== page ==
Cities XXL looks decent graphically, though most of your time will be spent zoomed out rather than appreciating the finer details that load in (which, annoyingly you can see happen) when you get in close. The UI has been reworked, but I found the incredibly small font and imagery very irritating. At a high resolution, text is all but illegible without getting really close to the screen, and only through familiarity with where buildings are located does this problem dissipate. The game's music is neat, with a few pretty catchy songs you'll be content to listen to, but the small selection of tracks might mean you're pumping in your own songs soon.

The issue with Cities XXL is a lack of originality. This applies to the gameplay and mechanics of the game itself, as well as the cities that result from your hard work. Cities XXL doesn't do anything wrong fundamentally: it's a solid enough city-builder with clear progression goals, a large variety of maps, and challenging gameplay. The experience just feels very basic on the whole--Cities XXL doesn't have much personality or flair, and the UI and gameplay are not streamlined or enjoyable enough on their own to make up for it. Growing your city feels a bit like going through the required motions from the start--it's not particularly inspiring, and the game is just a bit dull. It will scratch your obsessive planning itch, but constantly dealing with roads that somehow slightly shifted their angles, plots that don't quite line up, and several systems you can't yet access but need to improve your city has a dragging effect.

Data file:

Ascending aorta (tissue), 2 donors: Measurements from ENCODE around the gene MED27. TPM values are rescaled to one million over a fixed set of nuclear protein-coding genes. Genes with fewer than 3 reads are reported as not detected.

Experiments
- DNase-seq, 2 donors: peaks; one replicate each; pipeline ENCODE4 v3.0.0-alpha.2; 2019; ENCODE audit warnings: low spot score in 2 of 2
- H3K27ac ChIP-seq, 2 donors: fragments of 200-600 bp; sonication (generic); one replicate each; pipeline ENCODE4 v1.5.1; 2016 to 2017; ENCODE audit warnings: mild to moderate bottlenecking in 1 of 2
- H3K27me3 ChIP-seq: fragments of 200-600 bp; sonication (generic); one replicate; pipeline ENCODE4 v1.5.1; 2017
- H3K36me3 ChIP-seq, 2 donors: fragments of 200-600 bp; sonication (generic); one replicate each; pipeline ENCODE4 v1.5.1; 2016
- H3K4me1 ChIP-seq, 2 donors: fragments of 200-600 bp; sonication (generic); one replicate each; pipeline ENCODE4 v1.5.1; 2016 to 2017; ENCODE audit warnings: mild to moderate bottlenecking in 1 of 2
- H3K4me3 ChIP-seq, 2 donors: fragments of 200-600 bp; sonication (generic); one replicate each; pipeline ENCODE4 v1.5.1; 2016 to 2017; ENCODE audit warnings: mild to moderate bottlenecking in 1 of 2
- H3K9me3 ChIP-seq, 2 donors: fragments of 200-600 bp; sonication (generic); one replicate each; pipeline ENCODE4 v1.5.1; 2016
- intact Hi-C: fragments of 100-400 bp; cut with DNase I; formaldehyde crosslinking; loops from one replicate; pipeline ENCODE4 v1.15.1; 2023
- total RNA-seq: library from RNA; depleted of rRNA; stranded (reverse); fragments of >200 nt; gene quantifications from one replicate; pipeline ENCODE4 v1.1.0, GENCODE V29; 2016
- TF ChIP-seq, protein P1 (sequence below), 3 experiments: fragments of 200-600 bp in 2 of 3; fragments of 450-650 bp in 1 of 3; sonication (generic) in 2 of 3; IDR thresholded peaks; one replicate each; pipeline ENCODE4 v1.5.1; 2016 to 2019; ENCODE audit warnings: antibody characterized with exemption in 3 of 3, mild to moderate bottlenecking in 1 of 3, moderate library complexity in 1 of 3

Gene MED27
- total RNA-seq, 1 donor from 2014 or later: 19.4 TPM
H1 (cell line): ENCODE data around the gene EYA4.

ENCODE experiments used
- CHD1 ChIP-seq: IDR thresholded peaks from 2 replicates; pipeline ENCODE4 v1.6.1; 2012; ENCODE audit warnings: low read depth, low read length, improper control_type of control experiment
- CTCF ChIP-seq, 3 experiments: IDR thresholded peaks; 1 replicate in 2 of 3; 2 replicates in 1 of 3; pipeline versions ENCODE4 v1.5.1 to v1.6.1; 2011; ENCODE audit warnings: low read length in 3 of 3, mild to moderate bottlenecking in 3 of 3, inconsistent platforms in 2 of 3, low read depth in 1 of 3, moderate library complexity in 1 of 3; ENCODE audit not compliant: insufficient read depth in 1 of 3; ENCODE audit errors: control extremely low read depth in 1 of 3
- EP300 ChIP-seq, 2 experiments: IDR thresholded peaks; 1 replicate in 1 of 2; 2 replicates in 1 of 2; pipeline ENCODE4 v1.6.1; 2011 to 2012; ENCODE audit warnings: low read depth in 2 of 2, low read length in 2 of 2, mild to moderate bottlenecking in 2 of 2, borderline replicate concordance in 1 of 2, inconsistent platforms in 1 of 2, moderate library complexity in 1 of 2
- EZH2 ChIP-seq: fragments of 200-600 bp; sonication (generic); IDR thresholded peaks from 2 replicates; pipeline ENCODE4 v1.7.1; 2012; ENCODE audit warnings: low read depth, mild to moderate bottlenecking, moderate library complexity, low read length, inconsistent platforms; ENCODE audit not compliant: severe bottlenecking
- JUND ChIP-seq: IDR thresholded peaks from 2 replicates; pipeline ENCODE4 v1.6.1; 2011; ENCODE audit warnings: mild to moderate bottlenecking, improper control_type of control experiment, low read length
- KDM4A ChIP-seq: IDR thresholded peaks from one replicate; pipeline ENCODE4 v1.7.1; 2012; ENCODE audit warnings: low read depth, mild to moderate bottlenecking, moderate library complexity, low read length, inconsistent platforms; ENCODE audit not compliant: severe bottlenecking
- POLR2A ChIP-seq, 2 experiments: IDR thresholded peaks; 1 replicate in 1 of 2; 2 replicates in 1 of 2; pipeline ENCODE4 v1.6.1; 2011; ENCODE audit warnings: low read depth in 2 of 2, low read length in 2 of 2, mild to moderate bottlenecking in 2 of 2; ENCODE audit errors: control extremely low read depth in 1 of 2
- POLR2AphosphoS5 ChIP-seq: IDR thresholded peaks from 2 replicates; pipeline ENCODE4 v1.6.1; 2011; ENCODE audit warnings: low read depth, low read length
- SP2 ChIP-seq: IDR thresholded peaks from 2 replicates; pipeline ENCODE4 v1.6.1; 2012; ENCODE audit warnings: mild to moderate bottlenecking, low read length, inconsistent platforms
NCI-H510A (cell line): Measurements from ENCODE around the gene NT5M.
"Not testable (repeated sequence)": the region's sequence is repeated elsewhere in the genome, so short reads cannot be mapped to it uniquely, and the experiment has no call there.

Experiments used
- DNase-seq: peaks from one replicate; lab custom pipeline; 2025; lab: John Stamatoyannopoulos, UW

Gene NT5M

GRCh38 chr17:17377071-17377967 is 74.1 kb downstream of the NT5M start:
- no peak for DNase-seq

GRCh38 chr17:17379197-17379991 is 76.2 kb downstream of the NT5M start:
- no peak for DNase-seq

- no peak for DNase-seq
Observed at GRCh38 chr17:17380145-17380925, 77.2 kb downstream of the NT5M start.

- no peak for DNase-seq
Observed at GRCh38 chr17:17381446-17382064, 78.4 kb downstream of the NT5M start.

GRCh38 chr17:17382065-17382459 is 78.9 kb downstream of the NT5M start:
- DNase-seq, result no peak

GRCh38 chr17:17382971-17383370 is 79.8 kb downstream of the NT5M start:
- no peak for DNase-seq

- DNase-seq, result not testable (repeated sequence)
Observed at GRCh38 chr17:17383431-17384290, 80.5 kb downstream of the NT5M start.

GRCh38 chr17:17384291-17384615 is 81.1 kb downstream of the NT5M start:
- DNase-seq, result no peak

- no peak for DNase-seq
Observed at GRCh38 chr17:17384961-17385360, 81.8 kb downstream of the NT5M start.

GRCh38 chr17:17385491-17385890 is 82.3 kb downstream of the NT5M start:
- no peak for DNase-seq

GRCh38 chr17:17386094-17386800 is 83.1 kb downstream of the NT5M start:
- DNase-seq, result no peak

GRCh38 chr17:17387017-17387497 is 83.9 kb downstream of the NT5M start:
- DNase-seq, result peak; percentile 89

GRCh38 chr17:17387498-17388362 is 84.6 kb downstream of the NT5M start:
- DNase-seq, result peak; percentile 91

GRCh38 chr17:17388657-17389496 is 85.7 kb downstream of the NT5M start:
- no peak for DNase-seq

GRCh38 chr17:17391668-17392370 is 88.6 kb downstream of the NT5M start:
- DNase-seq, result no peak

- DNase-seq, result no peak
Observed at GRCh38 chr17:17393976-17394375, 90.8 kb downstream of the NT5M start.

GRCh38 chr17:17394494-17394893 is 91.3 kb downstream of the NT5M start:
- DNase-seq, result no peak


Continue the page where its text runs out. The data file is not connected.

This bleeds into my other complaint about originality--the cities themselves. The essential buildings are a repeating cycle of the same plots, none of which are visually exciting or varied. Building a city that looks and feels unique requires a lot of planning, and the game's UI and construction mechanics feel actively at odds with getting too creative. It's far easier to just keep dragging out squares of land, as the finicky road and plot system will likely get in the way of anything too intricate. The more unique-looking buildings are only unlocked when you have a much larger city, and even then, there aren't many of them. Your city will be very repetitive, and only a brazen style or road layout will make an aesthetic impact.

Many of the overall complaints and features alike were applicable to Cities XL, but this is of course a better point to jump in for series beginners. Slight performance upgrades and a few other additions make this the best version to purchase if you're starting from scratch, but Cities XXL does itself no favors to fans considering an upgrade. There's little here to warrant your money if you already own its predecessor, and even with Sim City faltering, Cities XXL is not the best city-builder available.

Focus Home had an opportunity to capitalize on a market with clear interest among PC gamers, but the attention (and positive reception) has all been on the unrelated Cities: Skylines. Cities XXL is merely a decent city-builder, and that's without considering its questionable release as re-launch partially disguised as a new game. Cities XXL had a chance to make a case for itself in a market with an EA-sized void to fill, but given the popular new kid on the block and a lackluster offering, that opportunity has been missed.